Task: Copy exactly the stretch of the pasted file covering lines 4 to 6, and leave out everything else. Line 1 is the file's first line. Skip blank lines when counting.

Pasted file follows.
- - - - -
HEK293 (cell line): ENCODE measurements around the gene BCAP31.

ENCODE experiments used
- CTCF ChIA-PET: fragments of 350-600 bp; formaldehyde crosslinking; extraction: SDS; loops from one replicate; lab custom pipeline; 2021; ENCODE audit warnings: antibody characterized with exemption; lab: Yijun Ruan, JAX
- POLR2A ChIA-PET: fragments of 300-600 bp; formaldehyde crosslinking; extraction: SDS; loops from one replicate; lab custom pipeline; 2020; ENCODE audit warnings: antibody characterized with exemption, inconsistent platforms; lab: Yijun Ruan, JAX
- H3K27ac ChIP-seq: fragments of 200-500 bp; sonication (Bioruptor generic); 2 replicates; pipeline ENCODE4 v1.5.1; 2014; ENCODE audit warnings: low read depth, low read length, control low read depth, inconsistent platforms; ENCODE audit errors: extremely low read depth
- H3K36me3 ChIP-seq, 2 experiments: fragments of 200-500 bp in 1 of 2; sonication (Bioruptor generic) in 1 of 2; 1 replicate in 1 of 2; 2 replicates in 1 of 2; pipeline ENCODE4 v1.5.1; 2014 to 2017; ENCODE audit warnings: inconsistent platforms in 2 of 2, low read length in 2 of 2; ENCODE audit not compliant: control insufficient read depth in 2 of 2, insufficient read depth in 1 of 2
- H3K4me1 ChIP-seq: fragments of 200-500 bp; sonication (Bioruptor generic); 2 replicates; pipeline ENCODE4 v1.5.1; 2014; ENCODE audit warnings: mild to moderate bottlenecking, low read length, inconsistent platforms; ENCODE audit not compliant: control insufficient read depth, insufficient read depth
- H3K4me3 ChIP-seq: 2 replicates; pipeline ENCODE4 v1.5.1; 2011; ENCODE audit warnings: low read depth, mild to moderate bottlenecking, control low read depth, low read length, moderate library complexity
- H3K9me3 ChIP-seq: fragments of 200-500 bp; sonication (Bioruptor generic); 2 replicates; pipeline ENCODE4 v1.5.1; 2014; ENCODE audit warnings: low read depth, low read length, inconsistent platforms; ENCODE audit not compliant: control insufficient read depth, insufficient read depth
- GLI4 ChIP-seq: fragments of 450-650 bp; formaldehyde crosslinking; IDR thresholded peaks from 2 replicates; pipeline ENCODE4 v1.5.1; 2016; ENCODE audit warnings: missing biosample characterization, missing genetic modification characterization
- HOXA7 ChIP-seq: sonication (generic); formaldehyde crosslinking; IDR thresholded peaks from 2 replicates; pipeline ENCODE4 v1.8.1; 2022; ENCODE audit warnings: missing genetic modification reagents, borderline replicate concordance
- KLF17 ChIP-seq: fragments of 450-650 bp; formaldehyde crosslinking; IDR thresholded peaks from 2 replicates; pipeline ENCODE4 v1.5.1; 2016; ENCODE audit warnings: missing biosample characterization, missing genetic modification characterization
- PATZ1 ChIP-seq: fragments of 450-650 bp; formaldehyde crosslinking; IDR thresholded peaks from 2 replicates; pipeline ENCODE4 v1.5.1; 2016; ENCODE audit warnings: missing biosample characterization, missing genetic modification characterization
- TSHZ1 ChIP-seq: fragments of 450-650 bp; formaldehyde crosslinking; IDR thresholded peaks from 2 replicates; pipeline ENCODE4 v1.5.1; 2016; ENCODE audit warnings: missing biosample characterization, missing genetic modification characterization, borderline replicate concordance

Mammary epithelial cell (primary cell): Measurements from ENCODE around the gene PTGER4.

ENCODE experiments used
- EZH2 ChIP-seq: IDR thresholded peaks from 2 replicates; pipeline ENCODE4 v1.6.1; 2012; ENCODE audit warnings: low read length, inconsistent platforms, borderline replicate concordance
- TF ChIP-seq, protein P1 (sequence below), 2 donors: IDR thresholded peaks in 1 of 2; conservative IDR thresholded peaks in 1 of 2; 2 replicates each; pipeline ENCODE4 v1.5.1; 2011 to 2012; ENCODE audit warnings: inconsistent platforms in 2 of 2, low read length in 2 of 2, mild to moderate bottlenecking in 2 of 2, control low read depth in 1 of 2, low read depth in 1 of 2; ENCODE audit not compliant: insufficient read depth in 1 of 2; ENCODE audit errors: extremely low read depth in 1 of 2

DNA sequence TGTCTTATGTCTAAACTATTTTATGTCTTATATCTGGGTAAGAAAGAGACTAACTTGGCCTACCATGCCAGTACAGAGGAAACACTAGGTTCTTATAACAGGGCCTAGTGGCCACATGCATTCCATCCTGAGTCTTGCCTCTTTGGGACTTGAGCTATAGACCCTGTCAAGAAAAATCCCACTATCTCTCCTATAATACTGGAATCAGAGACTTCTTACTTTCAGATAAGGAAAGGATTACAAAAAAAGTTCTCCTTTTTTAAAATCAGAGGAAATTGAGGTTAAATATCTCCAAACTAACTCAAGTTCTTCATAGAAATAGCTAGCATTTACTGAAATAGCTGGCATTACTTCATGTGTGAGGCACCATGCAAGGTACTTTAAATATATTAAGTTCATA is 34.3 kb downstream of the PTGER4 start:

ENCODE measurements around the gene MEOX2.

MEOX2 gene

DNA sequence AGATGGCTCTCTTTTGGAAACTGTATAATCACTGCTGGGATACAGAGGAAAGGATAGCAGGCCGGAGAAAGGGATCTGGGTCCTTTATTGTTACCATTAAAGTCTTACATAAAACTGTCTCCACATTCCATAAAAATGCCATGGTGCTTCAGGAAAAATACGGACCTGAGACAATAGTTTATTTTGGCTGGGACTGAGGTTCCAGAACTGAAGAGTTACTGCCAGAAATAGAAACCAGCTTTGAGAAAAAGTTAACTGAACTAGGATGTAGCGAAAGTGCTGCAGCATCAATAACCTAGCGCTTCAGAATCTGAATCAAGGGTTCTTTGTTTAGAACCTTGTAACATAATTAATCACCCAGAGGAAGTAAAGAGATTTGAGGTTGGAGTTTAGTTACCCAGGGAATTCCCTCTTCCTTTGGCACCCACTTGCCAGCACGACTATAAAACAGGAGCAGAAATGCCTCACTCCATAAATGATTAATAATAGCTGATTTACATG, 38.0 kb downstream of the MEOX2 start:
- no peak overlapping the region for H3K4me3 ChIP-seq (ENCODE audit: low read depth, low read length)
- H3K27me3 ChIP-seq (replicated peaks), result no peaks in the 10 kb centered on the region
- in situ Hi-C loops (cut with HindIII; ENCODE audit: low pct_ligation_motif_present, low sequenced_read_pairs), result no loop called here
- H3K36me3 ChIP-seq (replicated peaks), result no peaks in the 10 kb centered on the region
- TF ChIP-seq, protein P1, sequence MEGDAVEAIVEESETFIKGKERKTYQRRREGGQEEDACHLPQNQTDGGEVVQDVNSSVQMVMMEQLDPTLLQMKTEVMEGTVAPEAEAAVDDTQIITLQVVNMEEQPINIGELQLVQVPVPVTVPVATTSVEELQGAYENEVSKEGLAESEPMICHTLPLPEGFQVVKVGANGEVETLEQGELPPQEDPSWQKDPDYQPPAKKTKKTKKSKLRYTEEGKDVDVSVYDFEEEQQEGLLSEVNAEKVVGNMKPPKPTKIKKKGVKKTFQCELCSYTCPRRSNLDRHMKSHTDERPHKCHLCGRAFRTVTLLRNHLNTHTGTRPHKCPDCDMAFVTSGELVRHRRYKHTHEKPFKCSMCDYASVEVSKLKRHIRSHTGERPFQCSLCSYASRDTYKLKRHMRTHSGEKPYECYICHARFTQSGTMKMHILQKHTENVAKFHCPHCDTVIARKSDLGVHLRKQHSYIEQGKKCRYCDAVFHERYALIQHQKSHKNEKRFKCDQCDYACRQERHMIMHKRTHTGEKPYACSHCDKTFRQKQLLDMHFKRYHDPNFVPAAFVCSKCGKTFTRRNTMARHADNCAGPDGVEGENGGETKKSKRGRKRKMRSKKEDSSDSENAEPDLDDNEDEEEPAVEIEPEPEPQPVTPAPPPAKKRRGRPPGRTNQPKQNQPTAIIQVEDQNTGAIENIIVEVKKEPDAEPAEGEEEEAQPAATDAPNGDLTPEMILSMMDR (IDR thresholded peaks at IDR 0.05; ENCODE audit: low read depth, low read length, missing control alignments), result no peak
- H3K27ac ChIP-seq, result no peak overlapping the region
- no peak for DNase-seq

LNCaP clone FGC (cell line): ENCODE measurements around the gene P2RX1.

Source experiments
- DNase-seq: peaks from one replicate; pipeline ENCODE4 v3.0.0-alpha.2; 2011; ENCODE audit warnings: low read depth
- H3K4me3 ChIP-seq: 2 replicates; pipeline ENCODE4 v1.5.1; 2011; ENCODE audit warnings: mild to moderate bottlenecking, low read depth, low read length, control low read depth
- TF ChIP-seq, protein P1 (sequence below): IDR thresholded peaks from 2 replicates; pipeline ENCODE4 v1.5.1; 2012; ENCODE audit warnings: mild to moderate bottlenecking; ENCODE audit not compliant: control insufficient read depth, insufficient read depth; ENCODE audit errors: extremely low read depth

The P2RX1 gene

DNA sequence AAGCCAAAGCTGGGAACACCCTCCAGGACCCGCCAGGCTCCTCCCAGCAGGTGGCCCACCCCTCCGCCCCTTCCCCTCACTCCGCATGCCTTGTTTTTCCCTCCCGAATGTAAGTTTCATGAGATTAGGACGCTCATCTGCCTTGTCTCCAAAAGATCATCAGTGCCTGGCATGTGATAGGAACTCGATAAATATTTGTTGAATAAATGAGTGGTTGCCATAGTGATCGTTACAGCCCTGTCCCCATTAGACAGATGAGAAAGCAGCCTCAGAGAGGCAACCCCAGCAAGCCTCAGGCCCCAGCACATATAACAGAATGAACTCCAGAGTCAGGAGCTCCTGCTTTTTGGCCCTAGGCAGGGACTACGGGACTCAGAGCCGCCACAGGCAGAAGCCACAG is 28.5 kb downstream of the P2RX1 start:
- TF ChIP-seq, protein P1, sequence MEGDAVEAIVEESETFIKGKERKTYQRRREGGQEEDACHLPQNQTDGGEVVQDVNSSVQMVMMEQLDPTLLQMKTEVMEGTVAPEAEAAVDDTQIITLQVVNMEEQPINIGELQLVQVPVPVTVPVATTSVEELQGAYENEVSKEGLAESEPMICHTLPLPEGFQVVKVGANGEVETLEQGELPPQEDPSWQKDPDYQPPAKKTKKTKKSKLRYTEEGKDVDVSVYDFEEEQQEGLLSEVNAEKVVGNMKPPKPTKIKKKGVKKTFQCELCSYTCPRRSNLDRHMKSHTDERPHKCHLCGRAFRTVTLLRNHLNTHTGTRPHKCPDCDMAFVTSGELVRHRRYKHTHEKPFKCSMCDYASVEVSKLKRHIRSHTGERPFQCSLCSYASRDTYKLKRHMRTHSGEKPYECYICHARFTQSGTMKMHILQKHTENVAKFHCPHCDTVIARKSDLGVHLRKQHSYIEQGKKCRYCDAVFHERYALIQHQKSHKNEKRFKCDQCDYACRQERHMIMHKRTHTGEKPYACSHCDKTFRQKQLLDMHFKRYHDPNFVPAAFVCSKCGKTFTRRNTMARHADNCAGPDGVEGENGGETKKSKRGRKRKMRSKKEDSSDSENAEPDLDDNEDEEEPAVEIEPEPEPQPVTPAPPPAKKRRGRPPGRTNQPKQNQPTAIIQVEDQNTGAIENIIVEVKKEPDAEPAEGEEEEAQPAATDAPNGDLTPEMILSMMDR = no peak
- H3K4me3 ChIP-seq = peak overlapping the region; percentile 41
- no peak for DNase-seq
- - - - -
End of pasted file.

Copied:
- POLR2A ChIA-PET: fragments of 300-600 bp; formaldehyde crosslinking; extraction: SDS; loops from one replicate; lab custom pipeline; 2020; ENCODE audit warnings: antibody characterized with exemption, inconsistent platforms; lab: Yijun Ruan, JAX
- H3K27ac ChIP-seq: fragments of 200-500 bp; sonication (Bioruptor generic); 2 replicates; pipeline ENCODE4 v1.5.1; 2014; ENCODE audit warnings: low read depth, low read length, control low read depth, inconsistent platforms; ENCODE audit errors: extremely low read depth
- H3K36me3 ChIP-seq, 2 experiments: fragments of 200-500 bp in 1 of 2; sonication (Bioruptor generic) in 1 of 2; 1 replicate in 1 of 2; 2 replicates in 1 of 2; pipeline ENCODE4 v1.5.1; 2014 to 2017; ENCODE audit warnings: inconsistent platforms in 2 of 2, low read length in 2 of 2; ENCODE audit not compliant: control insufficient read depth in 2 of 2, insufficient read depth in 1 of 2